You’ve fallen in love with poker tournaments and want to quit your job to go pro. I love your enthusiasm, but let’s figure out if you’re ready. If you can answer ‘yes’ to all of the following questions, you have the best shot at making it as a professional poker player.
1. Are You a Winner?
If you haven’t yet, start tracking your poker results so that you know you’re a winner. Your two most important stats are your ROI (profit divided by buy-ins) and the number of MTTs you’ve played (AKA ‘sample size’). The combination of both stats is important because a high ROI across too small of a sample size is useless. A large enough sample size to determine you are a clear winner online is ~3,000-5,000 MTTs. Professional online MTT players typically consider a 15-30% ROI to be acceptable. Whether or not your ROI is high enough for you to go pro depends on your income goals. Let’s say you can play $2,000 worth of tournaments every session and have a 15% ROI. You will earn ~$300 on average every session. If you can play that amount of volume 5 days a week, you stand to earn $6k/month on average. If that is an acceptable income, a 15% ROI at the stakes you are playing is enough for you to go pro.
It’s important to note that there are so many variables leading to the reality of playing $2k worth of tournaments per session. You will most likely be playing $20-$200 buy-in MTTs to start, so you’ll need to have access to enough online poker sites/games that reaching an average of $2k per session is achievable. Since your goal is to keep variance low (and since you most likely don’t want to play 13 hour sessions every time), you’ll need to be able to play across multiple tables at a high enough level to maintain a similar ROI. (I typically max out at 6 tables, which could be considered on the lower side for a professional.)
Additionally, if losing 3 days in a row causes you to skip days 4 and 5 that week, now your volume -and your expected income- will be lower.
So start tracking these numbers and then you can customize them to fit your income goals. As you get better and start to take shots at higher buy-ins, keeping track of your stats has the added bonus of helping you sell action or get a backing deal in the future.
2. Do You Have A Downswing Fund?
Ideally, you will have 6-12 months worth of living expenses saved up in addition to your poker bankroll. Downswings are an inevitable part of playing poker for a living. They are mentally strenuous enough without the additional burden of financial stress. Setting aside enough money to withstand those losing months will give you a huge mental advantage. It may take you longer before you can quit your job, but when your Aces get cracked for the 10th time and you can’t remember the last time you won a flip, you will be grateful for that financial cushion.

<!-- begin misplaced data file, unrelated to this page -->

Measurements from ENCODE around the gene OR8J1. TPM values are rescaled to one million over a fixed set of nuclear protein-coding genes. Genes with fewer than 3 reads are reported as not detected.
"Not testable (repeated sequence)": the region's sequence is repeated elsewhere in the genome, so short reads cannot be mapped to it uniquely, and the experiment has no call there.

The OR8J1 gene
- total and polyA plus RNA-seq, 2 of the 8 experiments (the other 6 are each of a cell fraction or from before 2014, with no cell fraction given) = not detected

3. Do You Have Realistic Bankroll Rules?
When you have another source of income, you can play whatever stakes you find enjoyable. After you turn pro, withstanding the variance of poker is the only way you can survive in the industry. Therefore, it’s important to follow strict bankroll rules and to know how to decrease variance overall. For online MTTs, it’s recommended that you have at least 100-200 of buy-ins in your roll (based on your avg buy-in). If you’re playing smaller field tournaments (50-150 players), you don’t need as many buy-ins in your roll because you will cash and/or win far more often. Pay attention to the amount of rake the site/casino is taking and what percentage of the field they are paying. If the rake is high, your ROI goes down. (An average rake for online MTTs is ~5-10%. An average rake for live MTTs is ~15%.) If the percentage of the field they pay is low, your variance goes up. (On average, MTTs pay out 10-15% of the field.) Therefore, playing small field MTTs with low rake that pay a decent portion of the field is the best way to reduce variance and build your bankroll. If you’re taking too many big risks with your bankroll, your career as a poker pro could be short-lived.
4. Do You Enjoy Studying Poker?
Besides freedom, one of the most rewarding parts of playing poker professionally is the endless possibility for growth and improvement. If you enjoy learning, you’ll love dissecting the complexities of this game and the humans you play it against. (I’ve even found that many of the concepts you learn along the way also help you grow as a person off the table.) The best pros competing to become elite, spend a healthy 7-16 hours of study time every week. Don’t worry, this can be fun! Finding or starting a poker study group can be a great way to meet others in the community. Hiring a coach for a few hours can help you find leaks in your game so you can improve the most vital things right away. Doing a bit of research to find the software and training methods that work best for you is essential for building/sustaining good study habits. If you have the willingness and discipline to do off-the-table work, you’ll give yourself the best shot at beating the games consistently.
5. Do You Play Online?
You might have noticed that I haven’t mentioned live tournament poker very often. The unfortunate reality is that when you can only play a maximum of 1-4 tournaments a day, it’s much less feasible for you to make a steady and consistent income. If you want to play live only, you will most likely need to mix in live cash games to help curb tournament variance. Otherwise, online MTTs will be essential for your bottom line as a tournament player.
Ultimately, if you’re a proven winner who has money saved up, good bankroll management and are ready to work hard on your game, you can make it as a pro. Take the leap and run hot. Good luck!